We keep hearing how broken our health care delivery system is in the US, and how we need reform to make us healthy once again — as well as to protect us from Tonsil Vultures and Foot Rustlers. How badly is that system and how unhealthy are Americans? According to the CDC, we keep extending our life expectancy to all-time highs and keep reducing disease in the US:
U.S. life expectancy reached nearly 78 years (77.9), and the age-adjusted death rate dropped to 760.3 deaths per 100,000 population, both records, according to the latest mortality statistics from the Centers for Disease Control and Prevention. …
The 2007 increase in life expectancy – up from 77.7 in 2006 — represents a continuation of a trend. Over a decade, life expectancy has increased 1.4 years from 76.5 years in 1997 to 77.9 in 2007.
Surely this is some kind of fluke, right? After all, with all of those Tonsil Vultures and Foot Rustlers stealing body parts for fun and profit, how could our lives get extended and more healthy? The CDC data shows it’s no fluke:
— Record high life expectancy was recorded for both males and females (75.3 years and 80.4 years, respectively). While the gap between male and female life expectancy has narrowed since the peak gap of 7.8 years in 1979, the 5.1 year difference in 2007 is the same as in 2006.
— For the first time, life expectancy for black males reached 70 years.
— The U.S. mortality rate fell for the eighth straight year to an all-time low of 760.3 deaths per 100,000 population in 2007 — 2.1 percent lower than the 2006 rate of 776.5. The 2007 mortality rate is half of what it was 60 years ago (1532 per 100,000 in 1947.) …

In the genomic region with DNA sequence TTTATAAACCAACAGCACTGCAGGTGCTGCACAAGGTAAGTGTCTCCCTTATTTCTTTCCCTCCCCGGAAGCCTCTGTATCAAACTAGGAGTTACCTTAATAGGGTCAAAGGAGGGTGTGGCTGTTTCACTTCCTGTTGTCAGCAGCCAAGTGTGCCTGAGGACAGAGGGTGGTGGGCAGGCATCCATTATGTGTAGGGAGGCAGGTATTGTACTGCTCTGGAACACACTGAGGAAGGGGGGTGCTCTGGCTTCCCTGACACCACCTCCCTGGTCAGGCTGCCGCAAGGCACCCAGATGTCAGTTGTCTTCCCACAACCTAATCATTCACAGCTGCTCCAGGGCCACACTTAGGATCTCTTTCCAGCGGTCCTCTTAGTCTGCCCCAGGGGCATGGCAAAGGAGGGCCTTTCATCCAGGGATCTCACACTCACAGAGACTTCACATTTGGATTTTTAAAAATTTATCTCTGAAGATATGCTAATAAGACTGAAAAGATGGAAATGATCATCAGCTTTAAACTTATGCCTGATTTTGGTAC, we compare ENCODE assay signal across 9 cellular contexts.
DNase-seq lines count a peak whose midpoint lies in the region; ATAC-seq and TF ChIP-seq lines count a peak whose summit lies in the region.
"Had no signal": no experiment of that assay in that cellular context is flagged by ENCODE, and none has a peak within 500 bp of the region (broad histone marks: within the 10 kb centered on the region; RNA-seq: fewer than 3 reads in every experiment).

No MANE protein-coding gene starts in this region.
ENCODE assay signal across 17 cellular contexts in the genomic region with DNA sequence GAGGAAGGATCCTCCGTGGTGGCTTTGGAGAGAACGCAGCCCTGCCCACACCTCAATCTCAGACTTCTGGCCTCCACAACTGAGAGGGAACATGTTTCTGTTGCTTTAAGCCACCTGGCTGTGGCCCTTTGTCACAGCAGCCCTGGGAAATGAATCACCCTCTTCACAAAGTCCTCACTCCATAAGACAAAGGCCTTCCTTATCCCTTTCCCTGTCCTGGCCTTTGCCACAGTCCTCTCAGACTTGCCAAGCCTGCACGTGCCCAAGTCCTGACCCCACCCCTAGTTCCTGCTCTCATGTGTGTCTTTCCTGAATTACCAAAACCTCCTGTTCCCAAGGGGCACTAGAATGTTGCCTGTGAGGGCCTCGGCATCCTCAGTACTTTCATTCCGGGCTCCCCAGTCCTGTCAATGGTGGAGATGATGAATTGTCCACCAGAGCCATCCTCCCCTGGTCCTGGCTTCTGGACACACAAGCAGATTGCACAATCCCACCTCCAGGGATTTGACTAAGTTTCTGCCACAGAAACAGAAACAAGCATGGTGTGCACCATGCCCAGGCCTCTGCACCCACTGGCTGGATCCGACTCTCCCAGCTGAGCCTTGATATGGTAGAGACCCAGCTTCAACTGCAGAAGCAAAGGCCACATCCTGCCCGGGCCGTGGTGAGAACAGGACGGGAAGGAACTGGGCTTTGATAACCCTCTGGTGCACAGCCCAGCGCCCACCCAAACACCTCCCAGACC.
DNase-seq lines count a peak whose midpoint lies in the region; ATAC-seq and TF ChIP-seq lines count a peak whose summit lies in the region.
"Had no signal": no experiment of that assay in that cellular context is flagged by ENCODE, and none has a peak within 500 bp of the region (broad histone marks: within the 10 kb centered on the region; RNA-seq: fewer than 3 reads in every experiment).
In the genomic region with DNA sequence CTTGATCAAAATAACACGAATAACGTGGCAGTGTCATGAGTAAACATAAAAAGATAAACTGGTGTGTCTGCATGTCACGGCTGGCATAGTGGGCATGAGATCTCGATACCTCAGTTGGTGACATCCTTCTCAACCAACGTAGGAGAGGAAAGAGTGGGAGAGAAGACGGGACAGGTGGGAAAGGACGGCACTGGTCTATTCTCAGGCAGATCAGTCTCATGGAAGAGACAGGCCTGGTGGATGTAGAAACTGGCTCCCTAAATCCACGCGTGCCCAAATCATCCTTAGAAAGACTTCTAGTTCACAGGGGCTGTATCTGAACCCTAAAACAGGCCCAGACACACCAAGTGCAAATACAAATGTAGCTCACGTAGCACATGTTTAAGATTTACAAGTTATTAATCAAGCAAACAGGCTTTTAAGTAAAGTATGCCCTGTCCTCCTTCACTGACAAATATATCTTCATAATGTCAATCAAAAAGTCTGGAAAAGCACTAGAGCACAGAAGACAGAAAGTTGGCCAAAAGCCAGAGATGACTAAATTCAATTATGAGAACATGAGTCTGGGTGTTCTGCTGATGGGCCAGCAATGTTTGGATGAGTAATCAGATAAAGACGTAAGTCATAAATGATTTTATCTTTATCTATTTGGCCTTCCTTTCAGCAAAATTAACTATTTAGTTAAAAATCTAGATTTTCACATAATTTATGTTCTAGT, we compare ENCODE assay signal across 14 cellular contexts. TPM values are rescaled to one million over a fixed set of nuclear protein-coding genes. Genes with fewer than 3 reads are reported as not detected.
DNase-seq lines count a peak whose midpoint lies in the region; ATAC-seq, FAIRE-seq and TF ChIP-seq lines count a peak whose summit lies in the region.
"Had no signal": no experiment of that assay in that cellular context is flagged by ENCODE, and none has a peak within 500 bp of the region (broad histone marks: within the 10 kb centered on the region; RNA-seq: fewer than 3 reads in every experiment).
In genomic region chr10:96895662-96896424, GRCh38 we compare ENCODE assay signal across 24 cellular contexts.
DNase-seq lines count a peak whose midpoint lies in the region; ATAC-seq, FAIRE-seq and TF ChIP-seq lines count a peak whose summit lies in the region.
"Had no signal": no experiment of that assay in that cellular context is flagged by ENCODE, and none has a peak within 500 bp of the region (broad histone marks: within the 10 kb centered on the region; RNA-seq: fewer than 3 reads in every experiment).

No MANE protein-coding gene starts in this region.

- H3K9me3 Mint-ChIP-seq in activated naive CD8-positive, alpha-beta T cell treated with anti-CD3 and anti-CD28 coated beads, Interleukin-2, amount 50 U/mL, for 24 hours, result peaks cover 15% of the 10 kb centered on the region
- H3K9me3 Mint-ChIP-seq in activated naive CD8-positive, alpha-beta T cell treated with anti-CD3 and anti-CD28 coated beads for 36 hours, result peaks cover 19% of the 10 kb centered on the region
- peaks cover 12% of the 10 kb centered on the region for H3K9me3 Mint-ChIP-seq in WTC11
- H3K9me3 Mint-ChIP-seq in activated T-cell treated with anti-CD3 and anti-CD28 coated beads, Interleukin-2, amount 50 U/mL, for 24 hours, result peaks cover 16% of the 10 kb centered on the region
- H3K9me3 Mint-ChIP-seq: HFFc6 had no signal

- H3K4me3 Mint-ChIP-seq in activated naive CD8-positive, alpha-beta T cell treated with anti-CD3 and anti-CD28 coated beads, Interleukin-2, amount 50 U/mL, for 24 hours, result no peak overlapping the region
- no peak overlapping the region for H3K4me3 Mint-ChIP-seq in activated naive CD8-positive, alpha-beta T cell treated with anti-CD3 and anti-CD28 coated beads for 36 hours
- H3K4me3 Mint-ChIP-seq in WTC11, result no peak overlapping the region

— Between 2006 and 2007, mortality rates declined significantly for eight of the 15 leading causes of death. Declines were observed for influenza and pneumonia (8.4 percent), homicide (6.5 percent), accidents (5 percent), heart disease (4.7 percent), stroke (4.6 percent), diabetes (3.9 percent), hypertension (2.7 percent), and cancer (1.8 percent).
Diabetes? Isn’t that the disease highlighted by Obama in his Foot Rustlers argument, saying that we hadn’t done enough to treat and prevent diabetes? Looks like the American health-care system has actually made good progress on a wide range of diseases, including diabetes. We can also include HIV/AIDS on that list; mortality rates dropped 10%, the biggest decline since the CDC began tracking the disease.
When people tell us that the health-care system in this country is broken, they’re either ignorant or lying. Every year we increase life expectancy, every year we decrease mortality rates, and every year we improve our record on a wide range of diseases. I’d rather stick with that system than go with the same people who bring us the Indian Health Service and who think that the Post Office makes a great example of government-run programs.